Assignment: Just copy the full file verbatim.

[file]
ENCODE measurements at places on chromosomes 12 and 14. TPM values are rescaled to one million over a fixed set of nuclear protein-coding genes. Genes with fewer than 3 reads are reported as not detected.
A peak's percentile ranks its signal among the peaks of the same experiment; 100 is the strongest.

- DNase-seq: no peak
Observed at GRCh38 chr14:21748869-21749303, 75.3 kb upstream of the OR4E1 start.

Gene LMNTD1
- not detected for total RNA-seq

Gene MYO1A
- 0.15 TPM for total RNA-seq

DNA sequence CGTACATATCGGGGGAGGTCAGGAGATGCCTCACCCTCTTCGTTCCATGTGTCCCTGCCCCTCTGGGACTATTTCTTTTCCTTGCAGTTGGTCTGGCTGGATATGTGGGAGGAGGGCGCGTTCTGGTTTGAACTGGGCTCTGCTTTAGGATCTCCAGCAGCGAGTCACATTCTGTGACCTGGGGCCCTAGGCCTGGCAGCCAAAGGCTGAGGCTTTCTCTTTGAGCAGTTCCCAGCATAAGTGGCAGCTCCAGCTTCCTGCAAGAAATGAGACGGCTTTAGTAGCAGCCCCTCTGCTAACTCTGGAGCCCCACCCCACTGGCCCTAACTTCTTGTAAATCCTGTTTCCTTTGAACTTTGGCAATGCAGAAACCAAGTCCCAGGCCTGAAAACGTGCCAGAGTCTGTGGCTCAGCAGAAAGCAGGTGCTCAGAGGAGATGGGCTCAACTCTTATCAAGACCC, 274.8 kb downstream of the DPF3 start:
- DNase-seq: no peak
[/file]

ENCODE measurements at places on chromosomes 12 and 14. TPM values are rescaled to one million over a fixed set of nuclear protein-coding genes. Genes with fewer than 3 reads are reported as not detected.
A peak's percentile ranks its signal among the peaks of the same experiment; 100 is the strongest.

- DNase-seq: no peak
Observed at GRCh38 chr14:21748869-21749303, 75.3 kb upstream of the OR4E1 start.

Gene LMNTD1
- not detected for total RNA-seq

Gene MYO1A
- 0.15 TPM for total RNA-seq

DNA sequence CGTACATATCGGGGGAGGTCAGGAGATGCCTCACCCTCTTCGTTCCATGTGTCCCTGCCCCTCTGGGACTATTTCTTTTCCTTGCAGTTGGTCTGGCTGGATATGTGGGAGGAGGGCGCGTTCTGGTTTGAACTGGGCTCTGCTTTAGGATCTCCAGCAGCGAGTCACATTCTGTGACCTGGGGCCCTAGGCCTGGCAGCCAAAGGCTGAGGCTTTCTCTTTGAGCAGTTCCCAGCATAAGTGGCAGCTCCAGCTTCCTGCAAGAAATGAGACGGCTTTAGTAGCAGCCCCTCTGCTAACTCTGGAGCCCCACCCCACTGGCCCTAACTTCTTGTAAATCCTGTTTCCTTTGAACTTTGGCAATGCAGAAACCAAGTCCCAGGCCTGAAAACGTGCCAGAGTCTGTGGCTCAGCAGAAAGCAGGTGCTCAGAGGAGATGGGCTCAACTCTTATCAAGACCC, 274.8 kb downstream of the DPF3 start:
- DNase-seq: no peak